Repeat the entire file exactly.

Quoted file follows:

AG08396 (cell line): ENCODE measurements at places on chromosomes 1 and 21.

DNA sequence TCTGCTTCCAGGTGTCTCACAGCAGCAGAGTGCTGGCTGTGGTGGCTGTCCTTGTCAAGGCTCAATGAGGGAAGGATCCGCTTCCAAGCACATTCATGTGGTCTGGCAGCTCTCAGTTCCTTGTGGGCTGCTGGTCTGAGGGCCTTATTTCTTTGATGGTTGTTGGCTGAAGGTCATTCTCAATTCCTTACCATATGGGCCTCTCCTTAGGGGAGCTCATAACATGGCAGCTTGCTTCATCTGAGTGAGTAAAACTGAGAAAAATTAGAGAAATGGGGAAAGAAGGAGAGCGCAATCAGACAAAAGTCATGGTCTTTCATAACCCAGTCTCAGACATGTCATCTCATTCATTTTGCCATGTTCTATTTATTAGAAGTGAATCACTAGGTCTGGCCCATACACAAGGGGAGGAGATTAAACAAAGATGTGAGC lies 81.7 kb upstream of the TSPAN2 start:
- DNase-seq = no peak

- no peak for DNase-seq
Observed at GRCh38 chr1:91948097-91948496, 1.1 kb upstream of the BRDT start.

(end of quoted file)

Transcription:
AG08396 (cell line): ENCODE measurements at places on chromosomes 1 and 21.

DNA sequence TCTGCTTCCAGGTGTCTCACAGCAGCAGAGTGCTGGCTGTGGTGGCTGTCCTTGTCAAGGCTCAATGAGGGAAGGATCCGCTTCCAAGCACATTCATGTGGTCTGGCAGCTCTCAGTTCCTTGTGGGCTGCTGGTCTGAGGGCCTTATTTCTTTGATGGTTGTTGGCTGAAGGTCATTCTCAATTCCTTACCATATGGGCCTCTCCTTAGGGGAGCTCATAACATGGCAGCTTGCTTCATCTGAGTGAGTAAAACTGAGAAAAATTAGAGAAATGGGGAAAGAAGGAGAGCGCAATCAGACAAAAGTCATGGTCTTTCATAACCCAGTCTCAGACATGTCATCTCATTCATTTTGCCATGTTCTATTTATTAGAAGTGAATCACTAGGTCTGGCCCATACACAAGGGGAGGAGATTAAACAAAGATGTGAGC lies 81.7 kb upstream of the TSPAN2 start:
- DNase-seq = no peak

- no peak for DNase-seq
Observed at GRCh38 chr1:91948097-91948496, 1.1 kb upstream of the BRDT start.